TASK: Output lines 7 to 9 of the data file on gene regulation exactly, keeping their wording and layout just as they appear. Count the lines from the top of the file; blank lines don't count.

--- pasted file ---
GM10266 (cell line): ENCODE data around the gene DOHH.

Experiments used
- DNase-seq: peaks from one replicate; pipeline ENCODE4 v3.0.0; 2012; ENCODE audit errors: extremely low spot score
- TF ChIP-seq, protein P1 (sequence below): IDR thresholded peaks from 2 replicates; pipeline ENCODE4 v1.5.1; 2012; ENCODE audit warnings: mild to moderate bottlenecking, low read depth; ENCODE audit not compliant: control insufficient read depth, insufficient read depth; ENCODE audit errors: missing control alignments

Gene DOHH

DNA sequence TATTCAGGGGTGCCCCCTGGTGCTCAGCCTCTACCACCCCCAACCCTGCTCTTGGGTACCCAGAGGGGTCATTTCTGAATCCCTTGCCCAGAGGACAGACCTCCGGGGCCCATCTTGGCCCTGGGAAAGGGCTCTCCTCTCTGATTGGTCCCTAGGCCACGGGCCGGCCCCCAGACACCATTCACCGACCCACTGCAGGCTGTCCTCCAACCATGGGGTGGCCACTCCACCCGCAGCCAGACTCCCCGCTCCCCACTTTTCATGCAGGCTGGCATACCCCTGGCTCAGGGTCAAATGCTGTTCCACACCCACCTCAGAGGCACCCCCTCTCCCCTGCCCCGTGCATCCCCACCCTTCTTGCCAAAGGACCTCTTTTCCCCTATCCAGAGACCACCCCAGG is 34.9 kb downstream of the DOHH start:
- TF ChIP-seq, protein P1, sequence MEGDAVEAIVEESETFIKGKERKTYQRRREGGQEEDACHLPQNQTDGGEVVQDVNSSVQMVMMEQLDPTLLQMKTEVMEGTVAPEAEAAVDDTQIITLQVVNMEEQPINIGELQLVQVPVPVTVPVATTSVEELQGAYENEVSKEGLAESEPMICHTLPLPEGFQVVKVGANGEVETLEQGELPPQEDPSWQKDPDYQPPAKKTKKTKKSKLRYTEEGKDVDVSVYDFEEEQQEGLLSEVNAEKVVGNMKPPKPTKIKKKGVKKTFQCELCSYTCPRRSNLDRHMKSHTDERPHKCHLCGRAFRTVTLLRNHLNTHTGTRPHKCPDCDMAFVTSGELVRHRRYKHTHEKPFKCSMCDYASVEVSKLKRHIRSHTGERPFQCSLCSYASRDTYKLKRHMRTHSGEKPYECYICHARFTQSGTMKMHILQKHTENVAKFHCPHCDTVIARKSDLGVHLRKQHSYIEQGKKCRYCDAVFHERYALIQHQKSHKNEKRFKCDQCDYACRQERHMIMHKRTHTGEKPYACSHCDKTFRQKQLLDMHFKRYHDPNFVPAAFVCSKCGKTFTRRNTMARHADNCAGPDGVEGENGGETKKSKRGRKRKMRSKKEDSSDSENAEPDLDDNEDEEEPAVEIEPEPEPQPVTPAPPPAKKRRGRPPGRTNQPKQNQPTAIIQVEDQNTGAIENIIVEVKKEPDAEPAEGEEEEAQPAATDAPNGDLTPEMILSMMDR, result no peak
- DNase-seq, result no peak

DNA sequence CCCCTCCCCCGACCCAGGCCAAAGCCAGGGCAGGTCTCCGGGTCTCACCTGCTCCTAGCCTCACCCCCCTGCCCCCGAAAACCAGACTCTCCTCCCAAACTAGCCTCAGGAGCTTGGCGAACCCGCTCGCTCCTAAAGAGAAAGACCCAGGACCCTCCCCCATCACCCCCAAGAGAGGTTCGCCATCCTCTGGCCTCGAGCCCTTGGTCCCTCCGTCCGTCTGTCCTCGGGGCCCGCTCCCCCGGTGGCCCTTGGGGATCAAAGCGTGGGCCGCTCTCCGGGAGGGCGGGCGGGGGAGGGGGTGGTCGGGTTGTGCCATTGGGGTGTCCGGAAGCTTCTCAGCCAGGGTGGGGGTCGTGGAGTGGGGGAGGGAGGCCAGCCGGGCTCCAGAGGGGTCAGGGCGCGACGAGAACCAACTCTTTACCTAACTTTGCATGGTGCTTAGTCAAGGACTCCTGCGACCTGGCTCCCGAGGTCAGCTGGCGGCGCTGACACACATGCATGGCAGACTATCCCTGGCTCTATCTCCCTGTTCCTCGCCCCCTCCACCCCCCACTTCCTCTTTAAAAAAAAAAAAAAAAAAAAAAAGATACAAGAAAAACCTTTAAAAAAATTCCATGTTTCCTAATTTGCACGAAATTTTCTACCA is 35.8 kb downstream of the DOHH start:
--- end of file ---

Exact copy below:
- TF ChIP-seq, protein P1, sequence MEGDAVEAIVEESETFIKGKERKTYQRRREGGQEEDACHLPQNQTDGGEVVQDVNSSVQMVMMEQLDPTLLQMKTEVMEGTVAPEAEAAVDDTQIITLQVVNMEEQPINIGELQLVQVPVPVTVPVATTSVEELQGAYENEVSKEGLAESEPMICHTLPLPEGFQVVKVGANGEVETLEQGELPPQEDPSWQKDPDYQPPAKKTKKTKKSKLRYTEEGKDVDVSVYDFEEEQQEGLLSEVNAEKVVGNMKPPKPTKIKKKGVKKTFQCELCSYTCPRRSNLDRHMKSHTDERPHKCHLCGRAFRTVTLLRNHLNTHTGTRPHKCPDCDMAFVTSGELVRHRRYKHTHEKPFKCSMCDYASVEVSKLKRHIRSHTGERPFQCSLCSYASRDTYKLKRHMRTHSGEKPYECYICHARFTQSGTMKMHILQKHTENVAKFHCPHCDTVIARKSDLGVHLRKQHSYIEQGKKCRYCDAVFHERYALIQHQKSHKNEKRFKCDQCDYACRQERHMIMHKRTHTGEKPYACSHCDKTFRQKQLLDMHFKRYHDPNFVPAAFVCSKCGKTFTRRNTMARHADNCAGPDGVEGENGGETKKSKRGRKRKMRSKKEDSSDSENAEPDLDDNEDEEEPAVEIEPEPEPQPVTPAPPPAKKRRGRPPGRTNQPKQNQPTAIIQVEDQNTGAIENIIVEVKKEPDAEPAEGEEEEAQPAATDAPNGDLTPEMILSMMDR, result no peak
- DNase-seq, result no peak

DNA sequence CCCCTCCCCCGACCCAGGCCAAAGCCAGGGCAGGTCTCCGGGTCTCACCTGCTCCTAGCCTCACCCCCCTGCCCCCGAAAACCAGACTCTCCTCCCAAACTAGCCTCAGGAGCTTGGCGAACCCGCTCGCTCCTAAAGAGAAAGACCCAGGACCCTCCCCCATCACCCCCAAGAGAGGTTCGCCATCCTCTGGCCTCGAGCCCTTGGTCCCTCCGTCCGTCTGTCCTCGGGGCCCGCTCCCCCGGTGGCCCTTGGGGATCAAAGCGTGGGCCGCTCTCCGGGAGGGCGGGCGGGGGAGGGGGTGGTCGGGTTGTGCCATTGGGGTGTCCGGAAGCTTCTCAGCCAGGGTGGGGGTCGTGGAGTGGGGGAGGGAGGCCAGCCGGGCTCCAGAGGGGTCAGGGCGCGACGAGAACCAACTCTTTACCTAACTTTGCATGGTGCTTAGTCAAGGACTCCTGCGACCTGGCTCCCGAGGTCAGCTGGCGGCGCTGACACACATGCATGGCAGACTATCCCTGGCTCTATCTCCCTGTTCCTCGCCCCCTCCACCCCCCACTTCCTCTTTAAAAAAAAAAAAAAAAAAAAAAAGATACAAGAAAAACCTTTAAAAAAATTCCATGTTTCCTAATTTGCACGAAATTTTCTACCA is 35.8 kb downstream of the DOHH start: